Monday, February 28, 2011

Wisconsin: Capitol Camp-Out Continues

Madison protesters allowed by police to stay overnight

JSOnline Feb. 27, 2011

By Bill Glauber of the Journal Sentinel

Faced with several hundred drum-beating, dancing and chanting demonstrators who refused to leave the state Capitol after the doors were shut at 4 p.m. Sunday, police decided to let the crowd spend the night and continue the protest against Gov. Scott Walker's budget-repair bill.

"The people who are in the building will be allowed to stay," Capitol Police Chief Charles Tubbs said Sunday night. "There will be no arrests unless people violate the law."

It was unclear how long the protesters might be able to maintain their nightly vigil. The policy will be reviewed, Tubbs said.

The state's Department of Administration had sought to bring a sense of business-as-usual to the Capitol by establishing regular hours.

Officials said they were trying to clean the building after nearly two weeks of continuous protests.

Tubbs announced the decision to let the protesters stay after he saw how they moved aside while work crews went about cleaning the Capitol, including mopping and polishing floors.

"People are very cooperative," Tubbs said. "I appreciate that."

It was yet another surreal moment in the continuing saga of political chaos at the Capitol.

"We delivered a message to Gov. Walker. We'll continue to be here to kill this bill," said Peter Rickman, 28, of Neenah, during a news conference held shortly before the doors shut.

Protesters said they were prepared to be peacefully arrested to make their point that the Capitol should remain open.


The agency outlined rules for Monday:

* Visitors to the Capitol will enter only at the King St. entrance.

* Visitors will be admitted to meet with legislators and other officials, to attend committee hearings and to observe the state Assembly and Senate if they are in session.

* Protesters will be allowed in the building, but crowd size will be adjusted to accommodate the cleaning crews, the preparation for Tuesday's joint legislative session and the number of protesters who remained in the building.

* Police will continue the practice, begun on Saturday, of disallowing sleeping bags, blankets and animals (other than service animals) into the building.

Friday, February 25, 2011

Where the wild things are: Culinary delights in insects and plants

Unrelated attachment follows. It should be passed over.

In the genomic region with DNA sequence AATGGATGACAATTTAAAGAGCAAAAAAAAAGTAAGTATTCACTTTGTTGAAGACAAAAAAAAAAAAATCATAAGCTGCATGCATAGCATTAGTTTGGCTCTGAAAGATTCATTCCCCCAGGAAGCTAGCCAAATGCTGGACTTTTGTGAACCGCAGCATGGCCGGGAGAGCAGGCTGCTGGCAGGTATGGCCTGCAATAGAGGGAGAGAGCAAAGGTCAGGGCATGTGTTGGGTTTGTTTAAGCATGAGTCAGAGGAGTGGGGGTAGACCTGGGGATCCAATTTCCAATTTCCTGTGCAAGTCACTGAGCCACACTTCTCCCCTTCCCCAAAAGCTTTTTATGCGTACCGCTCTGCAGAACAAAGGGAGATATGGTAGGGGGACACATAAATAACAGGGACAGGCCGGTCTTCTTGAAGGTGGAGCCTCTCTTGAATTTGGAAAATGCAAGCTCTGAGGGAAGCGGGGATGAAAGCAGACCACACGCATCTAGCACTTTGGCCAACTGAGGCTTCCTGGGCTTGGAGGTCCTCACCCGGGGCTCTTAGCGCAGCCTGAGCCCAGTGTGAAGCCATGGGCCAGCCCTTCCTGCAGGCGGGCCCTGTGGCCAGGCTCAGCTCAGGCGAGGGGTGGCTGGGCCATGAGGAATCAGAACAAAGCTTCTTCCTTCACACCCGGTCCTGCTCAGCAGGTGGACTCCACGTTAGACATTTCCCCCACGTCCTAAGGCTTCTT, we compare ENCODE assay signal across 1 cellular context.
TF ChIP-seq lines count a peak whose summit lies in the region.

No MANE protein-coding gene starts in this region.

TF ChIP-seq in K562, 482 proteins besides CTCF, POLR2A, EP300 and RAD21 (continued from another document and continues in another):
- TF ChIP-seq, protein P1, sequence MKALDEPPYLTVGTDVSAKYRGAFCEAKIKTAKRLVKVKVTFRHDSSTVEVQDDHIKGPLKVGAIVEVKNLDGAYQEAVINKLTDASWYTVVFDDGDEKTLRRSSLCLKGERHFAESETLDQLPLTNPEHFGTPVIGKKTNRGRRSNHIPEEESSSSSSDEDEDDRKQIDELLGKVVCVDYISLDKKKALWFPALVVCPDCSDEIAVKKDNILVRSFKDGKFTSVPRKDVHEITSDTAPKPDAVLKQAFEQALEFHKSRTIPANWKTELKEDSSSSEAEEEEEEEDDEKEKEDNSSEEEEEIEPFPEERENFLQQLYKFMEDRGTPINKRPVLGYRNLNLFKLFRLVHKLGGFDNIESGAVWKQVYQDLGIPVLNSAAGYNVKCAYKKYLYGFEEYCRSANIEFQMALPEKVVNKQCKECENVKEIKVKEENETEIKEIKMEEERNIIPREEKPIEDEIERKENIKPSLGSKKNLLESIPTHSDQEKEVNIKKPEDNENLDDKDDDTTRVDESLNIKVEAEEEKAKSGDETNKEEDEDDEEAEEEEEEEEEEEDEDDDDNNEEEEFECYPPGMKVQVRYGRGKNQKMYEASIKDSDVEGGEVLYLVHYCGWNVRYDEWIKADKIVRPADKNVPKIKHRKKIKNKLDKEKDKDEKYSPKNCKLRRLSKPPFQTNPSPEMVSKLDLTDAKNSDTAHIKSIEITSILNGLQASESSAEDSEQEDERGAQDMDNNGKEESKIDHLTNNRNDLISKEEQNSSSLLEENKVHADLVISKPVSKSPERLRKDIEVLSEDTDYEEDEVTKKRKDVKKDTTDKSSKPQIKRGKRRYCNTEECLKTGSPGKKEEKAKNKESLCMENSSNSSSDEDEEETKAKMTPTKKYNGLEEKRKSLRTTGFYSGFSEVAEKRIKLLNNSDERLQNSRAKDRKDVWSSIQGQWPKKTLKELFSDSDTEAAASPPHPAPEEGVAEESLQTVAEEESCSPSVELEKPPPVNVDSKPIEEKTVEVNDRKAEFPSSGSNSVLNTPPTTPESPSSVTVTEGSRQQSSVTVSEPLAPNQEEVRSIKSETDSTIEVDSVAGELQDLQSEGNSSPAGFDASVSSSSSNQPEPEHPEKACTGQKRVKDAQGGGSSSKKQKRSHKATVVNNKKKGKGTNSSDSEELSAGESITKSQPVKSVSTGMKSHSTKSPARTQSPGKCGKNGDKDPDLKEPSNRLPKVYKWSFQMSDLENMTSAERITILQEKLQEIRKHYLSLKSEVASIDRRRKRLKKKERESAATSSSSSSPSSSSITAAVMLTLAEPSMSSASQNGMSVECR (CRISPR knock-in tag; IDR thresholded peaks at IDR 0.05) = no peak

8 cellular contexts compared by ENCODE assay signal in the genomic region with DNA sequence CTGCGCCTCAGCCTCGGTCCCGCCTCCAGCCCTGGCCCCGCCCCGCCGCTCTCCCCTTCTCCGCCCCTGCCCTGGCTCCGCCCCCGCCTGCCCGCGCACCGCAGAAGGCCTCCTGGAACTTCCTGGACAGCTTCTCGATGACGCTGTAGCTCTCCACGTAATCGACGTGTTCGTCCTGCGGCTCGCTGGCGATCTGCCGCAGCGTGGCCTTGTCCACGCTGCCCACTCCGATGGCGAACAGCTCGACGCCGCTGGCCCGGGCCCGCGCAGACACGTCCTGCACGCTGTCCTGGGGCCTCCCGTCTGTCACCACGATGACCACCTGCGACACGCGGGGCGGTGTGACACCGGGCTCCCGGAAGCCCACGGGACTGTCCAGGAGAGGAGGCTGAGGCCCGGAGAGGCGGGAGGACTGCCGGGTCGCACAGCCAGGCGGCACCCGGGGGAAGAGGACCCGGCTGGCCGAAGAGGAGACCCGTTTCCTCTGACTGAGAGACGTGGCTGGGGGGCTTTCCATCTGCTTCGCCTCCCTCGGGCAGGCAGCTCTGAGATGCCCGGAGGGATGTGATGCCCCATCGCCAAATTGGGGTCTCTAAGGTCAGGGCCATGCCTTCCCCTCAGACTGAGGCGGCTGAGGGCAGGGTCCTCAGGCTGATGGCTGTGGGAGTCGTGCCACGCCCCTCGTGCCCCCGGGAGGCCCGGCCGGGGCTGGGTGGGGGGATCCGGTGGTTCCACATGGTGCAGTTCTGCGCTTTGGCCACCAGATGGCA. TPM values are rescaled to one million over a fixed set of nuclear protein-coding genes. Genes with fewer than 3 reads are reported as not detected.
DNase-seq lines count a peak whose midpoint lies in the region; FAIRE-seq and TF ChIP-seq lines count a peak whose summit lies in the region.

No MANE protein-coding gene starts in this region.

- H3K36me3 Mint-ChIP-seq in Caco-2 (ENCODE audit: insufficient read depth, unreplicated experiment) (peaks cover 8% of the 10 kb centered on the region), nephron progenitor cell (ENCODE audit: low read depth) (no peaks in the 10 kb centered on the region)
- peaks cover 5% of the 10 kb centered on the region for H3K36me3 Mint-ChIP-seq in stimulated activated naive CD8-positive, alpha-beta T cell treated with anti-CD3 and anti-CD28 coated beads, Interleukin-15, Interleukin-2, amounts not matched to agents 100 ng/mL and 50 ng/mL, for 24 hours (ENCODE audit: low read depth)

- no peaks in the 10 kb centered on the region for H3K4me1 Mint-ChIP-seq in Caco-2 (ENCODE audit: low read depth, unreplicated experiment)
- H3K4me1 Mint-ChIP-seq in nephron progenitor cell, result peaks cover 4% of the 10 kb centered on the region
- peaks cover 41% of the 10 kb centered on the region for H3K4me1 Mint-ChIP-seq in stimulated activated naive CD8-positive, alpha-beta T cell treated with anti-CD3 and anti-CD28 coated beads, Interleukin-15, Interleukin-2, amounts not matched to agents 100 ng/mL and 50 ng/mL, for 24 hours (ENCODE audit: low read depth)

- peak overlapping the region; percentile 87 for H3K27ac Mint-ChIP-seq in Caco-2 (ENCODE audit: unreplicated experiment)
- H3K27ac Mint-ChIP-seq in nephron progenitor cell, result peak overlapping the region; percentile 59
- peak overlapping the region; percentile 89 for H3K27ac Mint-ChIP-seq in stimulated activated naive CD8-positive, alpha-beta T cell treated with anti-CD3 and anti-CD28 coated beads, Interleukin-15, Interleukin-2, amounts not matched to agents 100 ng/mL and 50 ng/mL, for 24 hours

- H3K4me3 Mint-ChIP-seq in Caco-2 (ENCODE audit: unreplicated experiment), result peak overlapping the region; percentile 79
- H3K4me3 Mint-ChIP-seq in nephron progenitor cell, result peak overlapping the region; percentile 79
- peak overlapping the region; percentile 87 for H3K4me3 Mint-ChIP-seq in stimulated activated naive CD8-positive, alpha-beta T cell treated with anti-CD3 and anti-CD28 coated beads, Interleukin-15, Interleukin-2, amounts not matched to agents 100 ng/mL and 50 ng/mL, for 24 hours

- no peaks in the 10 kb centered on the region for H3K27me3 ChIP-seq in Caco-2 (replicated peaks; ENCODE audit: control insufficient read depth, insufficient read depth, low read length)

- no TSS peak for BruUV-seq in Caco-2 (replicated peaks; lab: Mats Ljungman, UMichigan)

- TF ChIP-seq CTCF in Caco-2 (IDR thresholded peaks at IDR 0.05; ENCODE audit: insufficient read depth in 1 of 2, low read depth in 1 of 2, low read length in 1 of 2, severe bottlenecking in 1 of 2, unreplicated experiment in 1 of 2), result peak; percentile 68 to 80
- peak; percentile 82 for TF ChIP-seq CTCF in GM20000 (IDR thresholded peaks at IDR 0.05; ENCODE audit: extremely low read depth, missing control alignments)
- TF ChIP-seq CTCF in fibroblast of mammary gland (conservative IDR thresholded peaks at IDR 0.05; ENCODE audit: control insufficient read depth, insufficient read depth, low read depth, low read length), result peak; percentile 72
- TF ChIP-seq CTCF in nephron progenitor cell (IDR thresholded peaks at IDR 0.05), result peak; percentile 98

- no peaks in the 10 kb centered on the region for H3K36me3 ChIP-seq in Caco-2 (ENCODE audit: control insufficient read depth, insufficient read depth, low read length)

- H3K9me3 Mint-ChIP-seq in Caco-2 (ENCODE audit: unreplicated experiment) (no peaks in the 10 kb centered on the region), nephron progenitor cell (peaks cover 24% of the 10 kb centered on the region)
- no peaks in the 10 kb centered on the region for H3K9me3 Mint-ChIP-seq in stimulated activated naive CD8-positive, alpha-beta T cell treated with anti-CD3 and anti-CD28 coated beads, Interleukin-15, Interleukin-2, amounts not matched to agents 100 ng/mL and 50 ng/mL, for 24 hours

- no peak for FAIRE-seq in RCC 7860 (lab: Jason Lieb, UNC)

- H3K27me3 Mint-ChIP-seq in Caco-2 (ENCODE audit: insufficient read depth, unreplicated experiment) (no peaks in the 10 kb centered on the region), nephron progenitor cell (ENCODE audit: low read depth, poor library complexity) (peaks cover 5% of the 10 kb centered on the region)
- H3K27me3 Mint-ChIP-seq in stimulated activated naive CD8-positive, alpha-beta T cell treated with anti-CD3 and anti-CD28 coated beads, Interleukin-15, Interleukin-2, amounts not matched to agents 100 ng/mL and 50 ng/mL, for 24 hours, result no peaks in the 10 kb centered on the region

By G: 2-25-2011

Our ancesters here on planet Earth, it is said, existed as hunter gatherers and foragers, enjoying such enjoying such delacies as fruit, nuts, eggs, shellfish, and whatever protein they could glean. It wasn't until around 10,000 years ago that grain was cultivated which produced an agricultural society, which spread to most parts of the old planet.

Some of the ancient sources of food would have been crayfish, crabs, and other crustecians, not to mention lobster, It's an expensive delicacy today that is being over harvested, and will eventually follow the abolone, which is almost exclusively grown artificially in sea farms.

That being said, I guess that the lowly insect can be mentioned as a probable source of food in ancient times and as an important source of protein in our near future. So along with learning about our native edible plants, it will probably be a good idea to learn the identification and preparation of our native insect species.

This from

"As early as 1885, the British entomologist Vincent M. Holt wrote a booklet with the title: "Why not eat insects?" It is a good question, as most of the world population does. More than 1000 insect species are eaten in the tropics, including caterpillars, grasshoppers, beetles, termites, ants, bees, wasps, and true bugs. This is probably because insects in warmer climates are bigger and show more crowding behaviour than in temperate zones, making harvesting from nature easier. It is an erroneous Western assumption that people in the tropics eat insects because they are starving. To the contrary, an insect snack is often considered a delicacy."